6. November 2011 15:20

I am somewhat tests-obsessed, and as a result, often find Excel frustrating to work with, because writing automated tests against it isn’t trivial. So recently, while perusing the chapter on Scripting in Programming F#, I came across an Office automation example, and started wondering whether this would be a practical way to write automated tests against Excel.

The use case I have in mind is an existing Excel Workbook, which contains a model (say, your typical Financial model), with a fixed structure, and maybe a sprinkle of VBA, and no .NET.

For illustration purposes, let’s work with the following: our workbook, Model.xlsx, contains one worksheet, “Finances”, with a Profit cell in B3, computed as the difference between the revenue and cost named cells. Pretty impressive stuff.

What I want is a way to automatically set the Revenue and Cost to some arbitrary value, and check that the result in Profit is what it should be – so that I don’t have to do it myself by hand, and don’t have to remember how this Workbook was supposed to work later on.

Here is how this could look like in a F# script – create a Script file, say WorkbookTest.fsx, with the following code inside:

#r "Microsoft.Office.Interop.Excel"

open System
open Microsoft.Office.Interop.Excel

Console.WriteLine("Press [Enter] to start")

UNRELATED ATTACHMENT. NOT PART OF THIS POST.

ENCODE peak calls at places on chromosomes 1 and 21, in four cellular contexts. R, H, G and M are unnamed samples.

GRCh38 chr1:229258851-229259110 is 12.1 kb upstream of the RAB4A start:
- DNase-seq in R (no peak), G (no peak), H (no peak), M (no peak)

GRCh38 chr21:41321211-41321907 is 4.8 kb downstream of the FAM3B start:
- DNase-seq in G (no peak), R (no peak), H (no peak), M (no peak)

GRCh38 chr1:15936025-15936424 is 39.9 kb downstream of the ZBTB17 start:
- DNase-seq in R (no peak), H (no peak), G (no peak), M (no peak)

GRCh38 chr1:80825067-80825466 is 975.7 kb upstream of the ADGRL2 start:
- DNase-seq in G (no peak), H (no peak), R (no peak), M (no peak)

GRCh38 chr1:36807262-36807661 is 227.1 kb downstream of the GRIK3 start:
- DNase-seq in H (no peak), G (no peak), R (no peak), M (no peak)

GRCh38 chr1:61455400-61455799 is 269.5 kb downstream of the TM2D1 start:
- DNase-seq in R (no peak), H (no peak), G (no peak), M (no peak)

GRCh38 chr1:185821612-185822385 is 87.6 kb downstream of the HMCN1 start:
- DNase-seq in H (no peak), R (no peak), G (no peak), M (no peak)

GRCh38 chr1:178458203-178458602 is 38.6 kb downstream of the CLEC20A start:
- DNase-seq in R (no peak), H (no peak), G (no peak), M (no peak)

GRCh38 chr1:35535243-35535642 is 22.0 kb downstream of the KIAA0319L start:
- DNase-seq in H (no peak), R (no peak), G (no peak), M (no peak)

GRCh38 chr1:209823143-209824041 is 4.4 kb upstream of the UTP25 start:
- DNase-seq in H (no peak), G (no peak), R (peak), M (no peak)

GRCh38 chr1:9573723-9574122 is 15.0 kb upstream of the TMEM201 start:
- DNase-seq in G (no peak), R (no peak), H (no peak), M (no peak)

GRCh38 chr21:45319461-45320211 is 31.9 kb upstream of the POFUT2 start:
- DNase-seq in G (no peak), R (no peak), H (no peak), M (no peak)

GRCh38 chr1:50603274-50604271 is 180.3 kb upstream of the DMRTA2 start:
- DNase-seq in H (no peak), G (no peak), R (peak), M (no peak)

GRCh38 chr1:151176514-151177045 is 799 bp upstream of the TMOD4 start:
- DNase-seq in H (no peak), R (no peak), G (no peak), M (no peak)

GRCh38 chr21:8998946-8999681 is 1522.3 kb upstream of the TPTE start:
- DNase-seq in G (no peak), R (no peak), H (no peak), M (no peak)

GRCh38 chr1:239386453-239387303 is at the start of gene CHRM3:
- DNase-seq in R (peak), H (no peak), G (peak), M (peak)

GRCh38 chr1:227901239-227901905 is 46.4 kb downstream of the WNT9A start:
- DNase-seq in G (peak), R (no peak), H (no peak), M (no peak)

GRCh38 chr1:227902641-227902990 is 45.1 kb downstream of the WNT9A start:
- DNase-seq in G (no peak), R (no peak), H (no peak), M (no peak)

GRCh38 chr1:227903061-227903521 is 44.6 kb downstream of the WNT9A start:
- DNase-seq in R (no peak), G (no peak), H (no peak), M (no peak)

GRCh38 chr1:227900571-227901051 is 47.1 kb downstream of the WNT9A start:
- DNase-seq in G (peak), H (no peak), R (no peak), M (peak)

let excel = new ApplicationClass(Visible=false)
let workbooks = excel.Workbooks

let workbookPath = @"C:\Users\Mathias\Desktop\Model.xlsx"

let workbook = workbooks.Open(workbookPath)
let worksheets = workbook.Worksheets
let sheet = worksheets.["Finances"]
let worksheet = sheet :?> Worksheet

let revenueCell = worksheet.Range "Revenue"
revenueCell.Value2 <- 100

let costCell = worksheet.Range "Cost"
costCell.Value2 <- 10

let profitCell = worksheet.Range "Profit"
let profit = profitCell.Value2

Console.WriteLine("Check profit calculations")
Console.WriteLine("Expected: {0}, Actual {1}", 90, profit)

workbook.Close(false, false, Type.Missing)
excel.Quit()

Console.WriteLine("Done, press [Enter] to close")
Console.ReadLine()

The script launches Excel in Invisible mode, opens the workbook, sets the Revenue and Cost to 100 and 10, retrieves the value from Profit, printouts the value it found as well as the expected value – and closes back the Workbook without saving any of the changes.

The nice thing here is that I can now drop that file on my desktop, and simply right-click and select “Run with F# Interactive” to execute it, without building anything, and I’ll see something like this happen:

Nothing earth shattering, but still pretty nice: now I got a script which I can run anytime I want, to check whether the Workbook is behaving properly. Furthermore, what’s nice is that I don’t need to open Visual Studio to work with it: I can simply open WorkbookTest.fsx with Notepad, edit my code, and run it again.

There are some clear issues with the code in its current form. For instance, if anything goes wrong in the code (say, for instance, that I mis-typed a name which doesn’t exist with the workbook), the script will crash miserably, and let the hidden Excel instance hang in the background, waiting for someone to kill it manually. This would require some work to make sure that if exceptions are raised, everything is properly disposed, and no matter what, the file gets closed without saving any modification.

In any case, I thought it was worth sharing, even in its rough state – if only because it was fun, and also because the F# code looks surprisingly more appealing than the usual C# Interop code. Now the fun part would be to turn this into a decent testing framework for Excel…